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Customer reviews

4.2 out of 5 stars
4.2 out of 5 stars

on 3 April 2017
Good, enjoyable giallo. Not quite a gory as some but still plenty of violence to be had, Edwige Fenech looks stunning as always, great camerawork & a fair dose of humour courtesy of a couple of comedy cops, which does thankfully work. Some of the dialogue, with references to sex & race, does date the film somewhat, certainly wouldn't get away with that now! Excellent widescreen transfer & a funky musical core, a great purchase for fans of the subgenre.
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on 21 January 2011
Starring Edwidge Fenech and George Hilton this is a great addition to anyone's giallo collection. It has everything that you want from the genre, incompetent cops, murders committed by a masked and gloved assassin and two handsome leads.
One of the murders takes place in a crowded high street and in front of crowd of shoppers who then all swear blind to the police that our hero (who caught the victim in his arms) actually stabbed the girl.

The film is well transferred to DVD by Blue Underground with great colour and sound. The music score has a very Morricone-esque feel to it and that's no surprise as the composer is Bruno Nicolai who has conducted many of the master's scores.

Extras are and alternate stabbing scene, theatrical trailer and director Anthony Ascott (AKA Giuliano Carnimeo) filmography.
The disc is stated as NTSC Reg. 1, and when it arrived was NTSC region free.
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on 1 September 2017
The music of the magnificent Bruno Nicolai ushers us into a busy street scene in which young blond is travelling across town to meet a friend. An elevator. A gloved figure dressed in black. A knife. A spattering of bright blood. And we’re off …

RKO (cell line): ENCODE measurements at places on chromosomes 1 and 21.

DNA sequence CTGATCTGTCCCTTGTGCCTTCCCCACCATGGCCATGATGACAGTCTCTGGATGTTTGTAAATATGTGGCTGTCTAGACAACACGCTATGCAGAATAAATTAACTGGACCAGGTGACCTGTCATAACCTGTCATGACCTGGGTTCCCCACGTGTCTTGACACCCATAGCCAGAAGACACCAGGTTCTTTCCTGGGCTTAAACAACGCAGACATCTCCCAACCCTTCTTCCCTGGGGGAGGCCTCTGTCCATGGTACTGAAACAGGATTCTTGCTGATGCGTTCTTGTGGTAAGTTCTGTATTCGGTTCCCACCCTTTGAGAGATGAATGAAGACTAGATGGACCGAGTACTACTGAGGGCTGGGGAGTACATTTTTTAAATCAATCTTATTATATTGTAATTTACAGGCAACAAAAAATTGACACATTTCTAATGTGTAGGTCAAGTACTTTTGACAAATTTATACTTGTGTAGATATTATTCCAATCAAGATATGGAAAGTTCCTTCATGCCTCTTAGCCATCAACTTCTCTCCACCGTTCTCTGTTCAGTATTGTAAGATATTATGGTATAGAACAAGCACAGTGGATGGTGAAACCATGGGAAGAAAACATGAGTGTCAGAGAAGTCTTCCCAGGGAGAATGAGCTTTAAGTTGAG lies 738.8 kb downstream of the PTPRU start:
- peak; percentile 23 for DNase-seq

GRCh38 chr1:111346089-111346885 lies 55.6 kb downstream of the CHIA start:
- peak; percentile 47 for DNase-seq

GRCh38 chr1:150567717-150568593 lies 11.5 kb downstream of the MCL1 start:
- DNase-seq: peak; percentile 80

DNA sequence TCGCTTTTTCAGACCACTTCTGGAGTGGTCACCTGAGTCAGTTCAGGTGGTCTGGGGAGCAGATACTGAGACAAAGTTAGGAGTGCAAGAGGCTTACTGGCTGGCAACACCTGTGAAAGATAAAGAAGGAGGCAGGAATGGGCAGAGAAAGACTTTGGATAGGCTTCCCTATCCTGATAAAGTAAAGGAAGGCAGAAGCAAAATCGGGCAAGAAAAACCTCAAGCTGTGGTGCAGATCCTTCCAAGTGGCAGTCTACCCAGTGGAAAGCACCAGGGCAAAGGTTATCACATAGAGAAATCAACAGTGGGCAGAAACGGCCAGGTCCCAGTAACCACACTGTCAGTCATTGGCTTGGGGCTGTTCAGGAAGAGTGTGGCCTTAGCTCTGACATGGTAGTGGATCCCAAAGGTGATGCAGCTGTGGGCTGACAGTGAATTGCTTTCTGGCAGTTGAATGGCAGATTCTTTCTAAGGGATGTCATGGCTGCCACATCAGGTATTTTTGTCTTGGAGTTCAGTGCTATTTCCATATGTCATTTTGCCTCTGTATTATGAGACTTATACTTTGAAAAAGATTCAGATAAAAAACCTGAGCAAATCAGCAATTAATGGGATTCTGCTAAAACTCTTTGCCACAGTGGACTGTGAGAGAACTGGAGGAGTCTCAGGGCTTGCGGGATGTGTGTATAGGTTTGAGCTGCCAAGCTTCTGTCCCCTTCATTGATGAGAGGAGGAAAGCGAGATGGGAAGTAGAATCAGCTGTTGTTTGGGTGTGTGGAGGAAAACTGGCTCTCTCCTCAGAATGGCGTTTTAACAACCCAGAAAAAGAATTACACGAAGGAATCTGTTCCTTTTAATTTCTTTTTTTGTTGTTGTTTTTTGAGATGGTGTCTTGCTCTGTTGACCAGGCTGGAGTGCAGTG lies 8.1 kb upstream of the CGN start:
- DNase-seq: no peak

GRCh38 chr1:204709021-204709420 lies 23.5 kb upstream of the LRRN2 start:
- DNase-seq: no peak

Lots of scantily clad girls. A camp photographer. Edwige Fenech. An audience of men politely denying a challenge from a dominating model Mizar (Carla Brait): “Let’s you and I do it.” She’s issuing a challenge for a 3-minute wrestling match, of course, and naturally, she wipes the floor with any who accept her challenge. She is not quite so successful when pitted against the mysterious murderer, however …

Fenech plays Jennifer Lansbury, estranged wife of aggressive swinger Adam, who demands she returns to him and his polygamous lifestyle. Too obvious to be the killer, attention then turns to Lansbury, who is used as bait to trap the killer by Commissioner Enci (Giampiero Albertini).

There are some effective set-pieces, my favourite of which is the demise of playful scamp Marilyn (Paola Quattrini) in the middle of a bustling street. As she clutches at the blood gushing out of her stomach, no-one appears to take any notice, or are too busy to care, before she collapses in the arms of handsome Andrea (George Hilton) – who becomes yet another suspect.

There’s an elderly eccentric (and horror comic addict!) who is discovered to be hiding her deformed son David. Naturally, being scarred, he is also a sex fiend (!) with designs on Lansbury. Could he be a further possible felon?

Whoever the murderer is, and I’m not telling, Fenech is the star and quite rightly her character is central throughout (Producer Luciano Martino and Fenech were an item at the time). She is not only a sublime actress that oozes a genuine charisma, but alongside Rosalba Neri, I would say she is one of the faces of giallo. When the tension is ratcheted up toward the end, there’s genuine concern for her. My favourite giallo featuring Fenech continues to be ‘The Strange Vice of Mrs Wardh (1971)’, but ‘The Case of the Bloody Iris’ occasionally approaches a similar standard.
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on 21 June 2010